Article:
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He showed us a slide of his workshop which looked like an ordinary garden shed but an interior shot showed it to be somewhat longer. It is known either as "The Kennel" or as "The Charnel House" because of the shelves of bones. The bones are boiled with a little detergent to get rid of the grease in buckets on a double burner fuelled by gas: this is done outside. He uses the top half of front and back legs (of cattle) and gets seven blanks from each bone - that is 28 blanks per animal. Out of each seven blanks he gets three to four usable pieces but, he says, these bones provide much better material.
He digressed at this point to talk about the beef crisis when fewer bones were available. While he avoided the Ministry another bobbin maker wrote there about the crisis. The reply seemed to come straight out of "Yes, Minister". It said that bobbins were "technical instruments" and it was permissible to buy bones to make "technical instruments". He then showed us what he does step by step. First the bones are cut lengthways into seven sections. Some of these are curved but provide denser material if used carefully. These are left overnight and then examined to see which are usable. Some are spoiled by black marks or nicks or other flaws. But he can't always tell from the blanks whether the material is usable or not. I should have said carving blanks is the next stage in the process. Then he makes the heads and necks. After this he sits and looks at the blanks to see which blank is suitable for which design: the condition of the blank dictates which design. His variety of designs is intended to accommodate variations in the bone. He keeps a design book or he otherwise forgets them. He cuts spirals freehand and uses a milling machine for windows. The babe is cut separately just over half an inch long and a little wider than the window and then the babe is pushed into the window. After this he starts engraving using one of four little electric drills with different shaped cutters. He finds this easier than changing cutters on one drill. Three of the drills are permanently set up and one is interchangeable. He doesn't need to draw precisely for most of his designs - a rough sketch is sufficient.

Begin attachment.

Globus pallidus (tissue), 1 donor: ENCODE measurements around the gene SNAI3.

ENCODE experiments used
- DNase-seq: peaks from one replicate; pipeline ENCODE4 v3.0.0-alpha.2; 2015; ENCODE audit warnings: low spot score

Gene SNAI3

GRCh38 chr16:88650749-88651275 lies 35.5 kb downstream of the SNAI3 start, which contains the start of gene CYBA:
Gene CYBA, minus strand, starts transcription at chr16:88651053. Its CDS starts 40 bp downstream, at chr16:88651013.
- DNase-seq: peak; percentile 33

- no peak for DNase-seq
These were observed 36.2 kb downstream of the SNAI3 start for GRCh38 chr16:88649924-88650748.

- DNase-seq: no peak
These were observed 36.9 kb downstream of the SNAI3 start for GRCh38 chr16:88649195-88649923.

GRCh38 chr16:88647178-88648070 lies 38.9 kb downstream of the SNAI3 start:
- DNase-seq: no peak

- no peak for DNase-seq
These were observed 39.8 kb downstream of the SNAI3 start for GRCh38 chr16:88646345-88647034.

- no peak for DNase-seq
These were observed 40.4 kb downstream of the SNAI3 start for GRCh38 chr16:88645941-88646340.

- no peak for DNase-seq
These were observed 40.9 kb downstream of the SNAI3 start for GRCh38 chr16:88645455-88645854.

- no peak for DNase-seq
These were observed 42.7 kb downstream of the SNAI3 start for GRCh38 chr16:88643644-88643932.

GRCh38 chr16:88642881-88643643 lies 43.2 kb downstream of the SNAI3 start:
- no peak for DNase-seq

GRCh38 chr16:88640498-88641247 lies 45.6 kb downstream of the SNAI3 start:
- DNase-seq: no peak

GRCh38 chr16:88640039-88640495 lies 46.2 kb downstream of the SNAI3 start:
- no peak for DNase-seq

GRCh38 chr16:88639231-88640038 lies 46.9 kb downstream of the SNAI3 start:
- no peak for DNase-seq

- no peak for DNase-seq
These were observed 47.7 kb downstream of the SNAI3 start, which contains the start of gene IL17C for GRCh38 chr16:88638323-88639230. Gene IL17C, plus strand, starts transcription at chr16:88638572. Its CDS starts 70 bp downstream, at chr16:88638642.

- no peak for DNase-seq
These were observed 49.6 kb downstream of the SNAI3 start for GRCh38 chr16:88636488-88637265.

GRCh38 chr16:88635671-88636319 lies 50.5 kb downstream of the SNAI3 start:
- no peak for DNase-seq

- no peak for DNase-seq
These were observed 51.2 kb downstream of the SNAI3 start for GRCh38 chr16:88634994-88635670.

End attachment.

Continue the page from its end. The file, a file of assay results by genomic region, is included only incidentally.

Hilary, his wife, does most of the painting but Stephen decides the colours. (Hilary does come up with ideas). Using enamels as these are hard wearing she paints in the grooves and over the edges. When the painting is completed the bobbin goes back in the lathe to remove excess paint. Hilary then spangles them - reluctantly. Before she married Stephen she bought only ready spangled bobbins so much does she hate spangling. The bead designs dictate, to some extent, the bobbin designs as he likes to match them up. He also gets inspiration from his own garden which doesn't seem to be overly cultivated - a kind of wild garden. He showed us slides of berries and leaves which have been incorporated into designs. He also gets inspiration/technical detail from a wide ranging library of books: one he showed was "Great locomotives" and he has incorporated cars, steam engines, steam trains, ships and such into designs which seemed to be mostly special commissions.
He also showed us the process of making a gilded cage for his bird in a gilded cage design. This is one of his joined bobbins - another is one with a bead on a wire in the middle of the bobbin. He says he designs directly onto the bobbin as it is very difficult to transfer a design developed on the flat onto a rounded bobbin. Sometimes he manages to convert mistakes into another design and he showed us examples of this. Finally, he pyrographs very small letters onto his bobbins as trying to engrave them results in filles O's etc,
I hope I haven't bored everyone rigid with this but last time I reported in detail what a speaker said I did have some enthusiastic responses from friends on the list.
Patricia in South Wales